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For three days, Charles Walker has been reducing the wooden rubble strewn across his front yard into neat, manageable piles.
“It was a terrible mess,” said Walker of the ice storm debris from his once majestic maples. “This is the worst I’ve ever seen.”
As the Waterford man and his nephew, Brian Walker, cut some of the larger sections into firewood for a neighbor, the elder Walker said his plan was to pile the rest of the twigs behind his home near the woods.
A mile east down Mt. Washington Road, Robert Cox had a plan, too. The Bradford Pear tree that had grown into his home’s electric service line was coming down – even if the broken limbs from the ice storm were not the result of his power loss.
“I hate to do it,” said Cox, “but this tree never should have been planted right under the power line to start with.”
Cox said he intended to plant several, strategically placed trees to take its place. He had already noticed an increase in traffic noise since shearing off most of the tree’s bottom limbs. As for the debris, Cox said any pieces not suitable for firewood would likely be burned on top of the tree’s stump.
With the recent, spring-like weather, residents across the county have started the long process of cleaning up broken branches. Some have plans for the sudden bounty of wood. Others are scratching their heads.
For those who have no idea what to do with the debris, county officials are working on their own plan to help residents deal with thousands of yards in debris.
Spencer County Judge Executive David Jenkins said the county will be collecting tree limbs damaged in the ice storm beginning today. Residents should pile sections no longer that 8-foot in length at the edge of roadways. County road crews will likely be working on gathering debris for the next several weeks.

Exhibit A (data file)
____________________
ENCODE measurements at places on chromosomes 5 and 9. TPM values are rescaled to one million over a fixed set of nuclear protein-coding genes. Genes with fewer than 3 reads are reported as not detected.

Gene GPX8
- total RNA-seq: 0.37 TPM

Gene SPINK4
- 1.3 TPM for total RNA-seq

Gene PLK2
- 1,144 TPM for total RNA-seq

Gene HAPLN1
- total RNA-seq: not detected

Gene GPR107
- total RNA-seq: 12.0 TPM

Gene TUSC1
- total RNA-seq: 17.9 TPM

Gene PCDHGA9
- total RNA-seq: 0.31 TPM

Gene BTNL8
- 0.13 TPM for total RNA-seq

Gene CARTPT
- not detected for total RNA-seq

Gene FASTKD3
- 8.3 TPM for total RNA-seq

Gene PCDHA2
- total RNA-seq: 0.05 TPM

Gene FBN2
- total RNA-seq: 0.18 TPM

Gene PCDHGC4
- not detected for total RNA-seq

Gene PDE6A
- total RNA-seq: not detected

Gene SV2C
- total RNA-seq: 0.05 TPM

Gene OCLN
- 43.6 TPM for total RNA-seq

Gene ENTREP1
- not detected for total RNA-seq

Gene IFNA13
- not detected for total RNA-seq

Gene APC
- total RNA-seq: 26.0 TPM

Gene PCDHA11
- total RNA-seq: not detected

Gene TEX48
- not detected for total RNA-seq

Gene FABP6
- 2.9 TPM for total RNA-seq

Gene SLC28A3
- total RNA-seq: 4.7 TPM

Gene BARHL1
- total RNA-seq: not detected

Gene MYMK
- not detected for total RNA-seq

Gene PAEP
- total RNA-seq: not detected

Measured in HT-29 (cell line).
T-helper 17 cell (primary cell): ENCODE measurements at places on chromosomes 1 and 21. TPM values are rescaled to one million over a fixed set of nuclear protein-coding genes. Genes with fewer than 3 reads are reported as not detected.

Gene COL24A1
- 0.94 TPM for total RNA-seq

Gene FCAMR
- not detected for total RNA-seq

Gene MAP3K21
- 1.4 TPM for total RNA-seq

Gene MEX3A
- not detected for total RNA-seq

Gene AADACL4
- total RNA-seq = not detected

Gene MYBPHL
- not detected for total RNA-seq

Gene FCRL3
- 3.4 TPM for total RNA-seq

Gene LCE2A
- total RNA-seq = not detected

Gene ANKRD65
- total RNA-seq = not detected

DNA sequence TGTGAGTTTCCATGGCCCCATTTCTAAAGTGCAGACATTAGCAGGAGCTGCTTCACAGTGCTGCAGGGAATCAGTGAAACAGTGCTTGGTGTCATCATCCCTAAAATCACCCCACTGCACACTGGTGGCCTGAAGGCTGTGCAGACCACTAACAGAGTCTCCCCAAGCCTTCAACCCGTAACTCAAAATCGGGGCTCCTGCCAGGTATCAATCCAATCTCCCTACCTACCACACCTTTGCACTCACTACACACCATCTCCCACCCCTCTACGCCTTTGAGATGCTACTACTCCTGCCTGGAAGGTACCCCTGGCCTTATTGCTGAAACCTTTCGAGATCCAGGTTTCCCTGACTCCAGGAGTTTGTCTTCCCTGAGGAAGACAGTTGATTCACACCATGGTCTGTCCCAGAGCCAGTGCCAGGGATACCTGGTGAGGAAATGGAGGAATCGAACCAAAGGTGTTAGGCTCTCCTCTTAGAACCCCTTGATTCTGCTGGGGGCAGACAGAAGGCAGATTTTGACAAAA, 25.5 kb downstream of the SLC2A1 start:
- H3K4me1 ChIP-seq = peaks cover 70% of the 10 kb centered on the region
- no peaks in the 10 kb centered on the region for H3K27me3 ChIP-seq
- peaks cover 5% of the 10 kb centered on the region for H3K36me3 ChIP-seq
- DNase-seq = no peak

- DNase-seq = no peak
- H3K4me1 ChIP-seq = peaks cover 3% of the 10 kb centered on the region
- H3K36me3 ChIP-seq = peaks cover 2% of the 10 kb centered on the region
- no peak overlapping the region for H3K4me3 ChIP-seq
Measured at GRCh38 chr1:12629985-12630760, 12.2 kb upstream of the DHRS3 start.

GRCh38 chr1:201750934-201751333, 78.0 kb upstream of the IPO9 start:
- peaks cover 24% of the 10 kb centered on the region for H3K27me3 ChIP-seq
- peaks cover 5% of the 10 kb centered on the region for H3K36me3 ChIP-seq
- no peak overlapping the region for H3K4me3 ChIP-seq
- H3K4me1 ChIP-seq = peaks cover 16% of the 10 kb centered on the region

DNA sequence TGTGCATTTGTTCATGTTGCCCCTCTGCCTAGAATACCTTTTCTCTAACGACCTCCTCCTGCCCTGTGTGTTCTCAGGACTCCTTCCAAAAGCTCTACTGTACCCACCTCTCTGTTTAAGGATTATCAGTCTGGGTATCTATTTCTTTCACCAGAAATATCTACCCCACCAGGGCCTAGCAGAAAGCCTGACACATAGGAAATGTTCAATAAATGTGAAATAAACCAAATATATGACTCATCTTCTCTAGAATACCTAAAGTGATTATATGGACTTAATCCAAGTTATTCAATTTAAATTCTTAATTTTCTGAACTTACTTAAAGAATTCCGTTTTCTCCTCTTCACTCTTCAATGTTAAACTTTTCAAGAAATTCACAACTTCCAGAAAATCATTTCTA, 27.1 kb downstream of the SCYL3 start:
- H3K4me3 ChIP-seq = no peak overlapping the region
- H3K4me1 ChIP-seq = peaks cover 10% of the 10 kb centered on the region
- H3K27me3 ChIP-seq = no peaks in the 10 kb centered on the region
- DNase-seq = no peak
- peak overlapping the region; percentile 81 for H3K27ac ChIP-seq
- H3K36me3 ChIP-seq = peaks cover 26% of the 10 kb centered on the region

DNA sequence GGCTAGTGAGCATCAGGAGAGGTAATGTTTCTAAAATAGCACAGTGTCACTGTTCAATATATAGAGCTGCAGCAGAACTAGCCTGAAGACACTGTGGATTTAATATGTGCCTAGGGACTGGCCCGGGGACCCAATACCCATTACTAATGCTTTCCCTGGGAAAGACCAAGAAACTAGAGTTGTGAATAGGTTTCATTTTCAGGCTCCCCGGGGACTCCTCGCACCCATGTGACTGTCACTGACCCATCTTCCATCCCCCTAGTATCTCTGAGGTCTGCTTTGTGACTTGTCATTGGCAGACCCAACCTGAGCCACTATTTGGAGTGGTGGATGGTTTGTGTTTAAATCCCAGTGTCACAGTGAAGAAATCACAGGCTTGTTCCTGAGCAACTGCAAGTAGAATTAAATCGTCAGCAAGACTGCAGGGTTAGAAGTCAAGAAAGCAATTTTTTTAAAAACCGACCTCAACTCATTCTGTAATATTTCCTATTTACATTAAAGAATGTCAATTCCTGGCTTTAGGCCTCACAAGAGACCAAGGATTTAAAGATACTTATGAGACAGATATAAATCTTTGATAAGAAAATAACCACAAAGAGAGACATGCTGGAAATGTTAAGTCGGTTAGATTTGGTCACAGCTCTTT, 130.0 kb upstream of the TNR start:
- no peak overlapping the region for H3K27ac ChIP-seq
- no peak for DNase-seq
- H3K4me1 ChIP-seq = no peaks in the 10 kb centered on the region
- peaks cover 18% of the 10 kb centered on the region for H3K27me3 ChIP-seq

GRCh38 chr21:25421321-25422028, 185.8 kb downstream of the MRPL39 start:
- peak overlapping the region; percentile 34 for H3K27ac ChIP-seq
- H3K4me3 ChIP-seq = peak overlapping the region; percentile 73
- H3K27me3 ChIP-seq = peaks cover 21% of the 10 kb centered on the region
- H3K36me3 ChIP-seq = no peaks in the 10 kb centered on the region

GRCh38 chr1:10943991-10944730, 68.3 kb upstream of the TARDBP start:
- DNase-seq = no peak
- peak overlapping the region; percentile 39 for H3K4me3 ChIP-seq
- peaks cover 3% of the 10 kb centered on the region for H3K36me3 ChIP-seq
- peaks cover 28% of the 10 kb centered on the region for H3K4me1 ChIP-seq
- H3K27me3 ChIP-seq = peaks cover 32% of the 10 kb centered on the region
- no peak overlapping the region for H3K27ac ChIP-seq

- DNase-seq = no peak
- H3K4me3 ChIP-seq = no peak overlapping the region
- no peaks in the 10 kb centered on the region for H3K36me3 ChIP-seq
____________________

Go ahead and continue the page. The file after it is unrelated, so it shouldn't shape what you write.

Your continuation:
Taylorsville Mayor Don Pay said city residents should also anticipate debris collection beginning today. Pay asked that city residents cut down limbs to 4-foot sections and pile near streets. He also asked that residents refrain from piling debris in drainage ditches as it could cause flooding.
Local officials spent Tuesday afternoon with representatives from FEMA (Federal Emergency Management Agency). Early estimates are that the city and county will have over $200,000 in storm-related damages.
Looking back on the emergency response effort, Jenkins said, “I think everyone did a tremendous job. It is a testament to our community as a whole and partly a testament to our emergency plans.”
At a later date, Jenkins said he plans to recognize individuals who went “above and beyond,” but did not elaborate.
Official plan to meeting at a later date to critique their emergency response.